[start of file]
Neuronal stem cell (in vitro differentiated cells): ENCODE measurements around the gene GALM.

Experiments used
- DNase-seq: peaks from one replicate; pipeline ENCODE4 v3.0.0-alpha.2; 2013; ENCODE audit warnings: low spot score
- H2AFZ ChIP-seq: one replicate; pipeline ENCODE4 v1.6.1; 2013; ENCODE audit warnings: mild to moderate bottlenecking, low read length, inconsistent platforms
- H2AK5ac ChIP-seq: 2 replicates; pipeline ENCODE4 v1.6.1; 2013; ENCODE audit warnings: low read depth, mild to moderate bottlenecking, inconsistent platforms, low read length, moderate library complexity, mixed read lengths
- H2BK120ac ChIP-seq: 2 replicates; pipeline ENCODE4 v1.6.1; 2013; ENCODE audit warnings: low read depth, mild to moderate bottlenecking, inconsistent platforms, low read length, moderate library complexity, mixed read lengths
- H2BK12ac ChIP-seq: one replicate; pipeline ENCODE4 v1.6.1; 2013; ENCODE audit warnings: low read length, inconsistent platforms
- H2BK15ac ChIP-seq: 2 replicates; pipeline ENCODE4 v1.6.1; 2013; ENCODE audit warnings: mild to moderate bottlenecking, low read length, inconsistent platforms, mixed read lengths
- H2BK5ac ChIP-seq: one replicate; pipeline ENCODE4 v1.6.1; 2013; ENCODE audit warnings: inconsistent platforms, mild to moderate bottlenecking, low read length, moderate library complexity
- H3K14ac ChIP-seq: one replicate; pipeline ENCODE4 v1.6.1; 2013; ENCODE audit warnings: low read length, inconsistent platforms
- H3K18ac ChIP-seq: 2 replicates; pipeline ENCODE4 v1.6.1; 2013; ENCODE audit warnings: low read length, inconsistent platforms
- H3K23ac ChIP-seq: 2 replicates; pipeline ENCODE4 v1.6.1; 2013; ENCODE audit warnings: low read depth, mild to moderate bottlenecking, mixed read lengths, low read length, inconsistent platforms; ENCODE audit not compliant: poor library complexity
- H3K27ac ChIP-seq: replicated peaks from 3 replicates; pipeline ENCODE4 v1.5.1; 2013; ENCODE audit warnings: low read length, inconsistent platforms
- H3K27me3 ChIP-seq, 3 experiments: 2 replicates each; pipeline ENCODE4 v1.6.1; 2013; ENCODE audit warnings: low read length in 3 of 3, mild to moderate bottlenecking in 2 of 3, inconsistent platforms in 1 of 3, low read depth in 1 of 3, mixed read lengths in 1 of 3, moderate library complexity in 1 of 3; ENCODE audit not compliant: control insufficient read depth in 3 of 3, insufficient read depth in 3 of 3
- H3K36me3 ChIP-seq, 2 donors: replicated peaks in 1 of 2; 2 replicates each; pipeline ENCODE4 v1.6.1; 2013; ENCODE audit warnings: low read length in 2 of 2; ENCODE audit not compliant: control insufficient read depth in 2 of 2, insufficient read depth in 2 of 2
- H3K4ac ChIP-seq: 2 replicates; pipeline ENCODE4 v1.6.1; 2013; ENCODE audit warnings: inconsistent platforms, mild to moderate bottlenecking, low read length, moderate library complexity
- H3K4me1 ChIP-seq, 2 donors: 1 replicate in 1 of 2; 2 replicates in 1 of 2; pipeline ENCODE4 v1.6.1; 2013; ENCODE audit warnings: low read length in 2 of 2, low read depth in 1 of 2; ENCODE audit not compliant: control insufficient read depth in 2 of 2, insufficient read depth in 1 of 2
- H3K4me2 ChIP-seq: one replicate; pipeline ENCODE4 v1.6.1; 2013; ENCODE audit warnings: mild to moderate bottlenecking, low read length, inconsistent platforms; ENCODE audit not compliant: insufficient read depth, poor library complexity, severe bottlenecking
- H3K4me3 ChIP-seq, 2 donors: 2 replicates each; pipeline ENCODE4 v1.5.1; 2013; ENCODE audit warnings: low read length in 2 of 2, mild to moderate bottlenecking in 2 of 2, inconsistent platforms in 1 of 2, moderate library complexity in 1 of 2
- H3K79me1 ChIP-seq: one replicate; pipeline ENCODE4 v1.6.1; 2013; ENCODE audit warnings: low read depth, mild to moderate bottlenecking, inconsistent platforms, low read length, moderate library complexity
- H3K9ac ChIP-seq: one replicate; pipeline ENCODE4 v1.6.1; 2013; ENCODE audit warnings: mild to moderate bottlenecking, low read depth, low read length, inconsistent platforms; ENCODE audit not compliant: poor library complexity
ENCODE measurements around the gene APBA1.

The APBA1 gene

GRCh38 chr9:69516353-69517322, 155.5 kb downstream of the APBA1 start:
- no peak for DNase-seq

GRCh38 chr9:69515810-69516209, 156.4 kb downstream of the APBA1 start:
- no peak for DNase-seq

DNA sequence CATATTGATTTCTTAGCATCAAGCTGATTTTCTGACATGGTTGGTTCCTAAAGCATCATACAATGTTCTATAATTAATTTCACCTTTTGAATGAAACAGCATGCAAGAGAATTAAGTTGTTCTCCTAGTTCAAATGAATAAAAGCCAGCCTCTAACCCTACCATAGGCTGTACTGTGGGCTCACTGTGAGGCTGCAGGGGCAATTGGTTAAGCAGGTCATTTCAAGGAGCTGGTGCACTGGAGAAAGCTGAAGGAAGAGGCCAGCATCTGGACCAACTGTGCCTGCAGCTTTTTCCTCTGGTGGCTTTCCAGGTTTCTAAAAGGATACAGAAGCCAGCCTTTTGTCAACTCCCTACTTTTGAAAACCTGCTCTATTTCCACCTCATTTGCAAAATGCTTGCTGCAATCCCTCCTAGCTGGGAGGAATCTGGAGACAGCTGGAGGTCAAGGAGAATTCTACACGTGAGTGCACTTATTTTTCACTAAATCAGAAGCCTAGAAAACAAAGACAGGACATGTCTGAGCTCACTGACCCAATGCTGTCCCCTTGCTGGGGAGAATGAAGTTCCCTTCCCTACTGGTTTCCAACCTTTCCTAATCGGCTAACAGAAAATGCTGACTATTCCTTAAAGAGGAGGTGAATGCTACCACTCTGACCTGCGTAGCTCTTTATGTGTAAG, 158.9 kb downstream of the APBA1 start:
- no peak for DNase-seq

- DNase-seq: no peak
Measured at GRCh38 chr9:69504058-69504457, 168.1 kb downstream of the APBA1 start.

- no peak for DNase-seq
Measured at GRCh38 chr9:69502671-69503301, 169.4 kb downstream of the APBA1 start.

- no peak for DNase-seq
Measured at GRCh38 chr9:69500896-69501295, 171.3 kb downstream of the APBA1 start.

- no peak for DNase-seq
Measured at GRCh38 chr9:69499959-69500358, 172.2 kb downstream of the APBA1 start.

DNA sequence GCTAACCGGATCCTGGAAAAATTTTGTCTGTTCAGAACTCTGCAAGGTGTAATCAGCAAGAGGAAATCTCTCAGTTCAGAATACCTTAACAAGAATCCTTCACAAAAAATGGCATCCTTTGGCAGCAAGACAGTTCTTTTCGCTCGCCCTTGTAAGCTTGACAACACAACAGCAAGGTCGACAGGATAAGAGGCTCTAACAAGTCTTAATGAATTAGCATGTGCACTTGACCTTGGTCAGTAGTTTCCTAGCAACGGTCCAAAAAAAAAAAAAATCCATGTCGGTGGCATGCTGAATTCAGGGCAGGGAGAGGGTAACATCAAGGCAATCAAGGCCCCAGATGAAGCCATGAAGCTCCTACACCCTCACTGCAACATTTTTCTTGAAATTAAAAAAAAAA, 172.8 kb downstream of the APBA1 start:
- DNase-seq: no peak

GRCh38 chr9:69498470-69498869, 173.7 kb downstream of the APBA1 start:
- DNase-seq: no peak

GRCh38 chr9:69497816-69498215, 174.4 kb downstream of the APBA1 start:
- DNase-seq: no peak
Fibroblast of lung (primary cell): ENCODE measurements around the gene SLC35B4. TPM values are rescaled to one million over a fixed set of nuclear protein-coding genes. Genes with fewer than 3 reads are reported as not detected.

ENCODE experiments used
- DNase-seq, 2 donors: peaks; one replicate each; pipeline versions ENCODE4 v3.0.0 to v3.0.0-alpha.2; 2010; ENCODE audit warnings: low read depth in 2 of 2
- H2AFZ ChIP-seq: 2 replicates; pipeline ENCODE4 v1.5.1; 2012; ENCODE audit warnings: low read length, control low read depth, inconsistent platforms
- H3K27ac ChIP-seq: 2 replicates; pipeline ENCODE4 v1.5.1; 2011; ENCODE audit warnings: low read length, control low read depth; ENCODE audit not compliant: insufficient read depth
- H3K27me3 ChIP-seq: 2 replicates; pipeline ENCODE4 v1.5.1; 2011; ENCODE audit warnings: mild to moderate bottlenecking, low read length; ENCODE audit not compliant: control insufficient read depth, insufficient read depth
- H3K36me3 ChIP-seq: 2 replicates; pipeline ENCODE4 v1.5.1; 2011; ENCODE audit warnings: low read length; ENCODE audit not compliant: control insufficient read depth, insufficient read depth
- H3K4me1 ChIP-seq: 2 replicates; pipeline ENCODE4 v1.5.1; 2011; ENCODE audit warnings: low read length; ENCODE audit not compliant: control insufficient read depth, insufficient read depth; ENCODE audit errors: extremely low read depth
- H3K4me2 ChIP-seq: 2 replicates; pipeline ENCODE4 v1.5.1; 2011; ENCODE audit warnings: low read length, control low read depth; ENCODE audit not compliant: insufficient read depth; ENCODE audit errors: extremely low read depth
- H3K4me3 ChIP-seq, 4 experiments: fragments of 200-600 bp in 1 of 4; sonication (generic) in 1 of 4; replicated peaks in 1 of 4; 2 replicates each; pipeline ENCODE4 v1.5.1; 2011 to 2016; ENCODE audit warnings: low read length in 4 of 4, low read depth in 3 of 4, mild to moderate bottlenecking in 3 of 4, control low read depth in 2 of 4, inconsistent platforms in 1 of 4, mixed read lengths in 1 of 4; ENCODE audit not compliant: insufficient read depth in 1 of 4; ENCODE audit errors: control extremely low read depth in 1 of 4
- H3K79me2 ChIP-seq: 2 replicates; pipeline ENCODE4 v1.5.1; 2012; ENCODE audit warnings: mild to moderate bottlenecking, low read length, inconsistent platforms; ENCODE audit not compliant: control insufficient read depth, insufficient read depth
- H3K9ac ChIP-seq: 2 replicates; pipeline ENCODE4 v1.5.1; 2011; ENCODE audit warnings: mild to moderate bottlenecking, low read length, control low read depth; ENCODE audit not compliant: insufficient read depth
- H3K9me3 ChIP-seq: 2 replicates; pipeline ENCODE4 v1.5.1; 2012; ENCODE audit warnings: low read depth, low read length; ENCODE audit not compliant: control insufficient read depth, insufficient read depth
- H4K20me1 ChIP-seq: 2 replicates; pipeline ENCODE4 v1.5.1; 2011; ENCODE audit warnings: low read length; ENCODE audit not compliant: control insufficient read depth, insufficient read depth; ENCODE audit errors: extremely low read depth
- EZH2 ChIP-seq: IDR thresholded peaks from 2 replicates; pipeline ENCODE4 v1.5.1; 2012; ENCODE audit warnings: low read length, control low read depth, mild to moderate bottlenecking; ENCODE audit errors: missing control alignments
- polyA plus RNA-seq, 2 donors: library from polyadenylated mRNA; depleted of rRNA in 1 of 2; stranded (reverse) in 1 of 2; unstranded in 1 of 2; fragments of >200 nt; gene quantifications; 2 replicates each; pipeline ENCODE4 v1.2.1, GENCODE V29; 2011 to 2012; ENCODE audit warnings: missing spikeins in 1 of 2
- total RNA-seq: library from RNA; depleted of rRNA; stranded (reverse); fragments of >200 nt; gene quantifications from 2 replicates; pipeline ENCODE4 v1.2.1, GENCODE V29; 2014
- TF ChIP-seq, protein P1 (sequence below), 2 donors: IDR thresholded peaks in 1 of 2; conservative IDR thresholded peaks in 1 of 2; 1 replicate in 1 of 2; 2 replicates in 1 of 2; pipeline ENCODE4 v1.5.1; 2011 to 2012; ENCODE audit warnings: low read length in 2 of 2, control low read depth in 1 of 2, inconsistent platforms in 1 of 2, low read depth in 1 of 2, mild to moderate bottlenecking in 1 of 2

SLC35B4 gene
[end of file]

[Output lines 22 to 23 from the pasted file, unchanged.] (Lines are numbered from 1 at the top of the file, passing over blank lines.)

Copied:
ENCODE measurements around the gene APBA1.

The APBA1 gene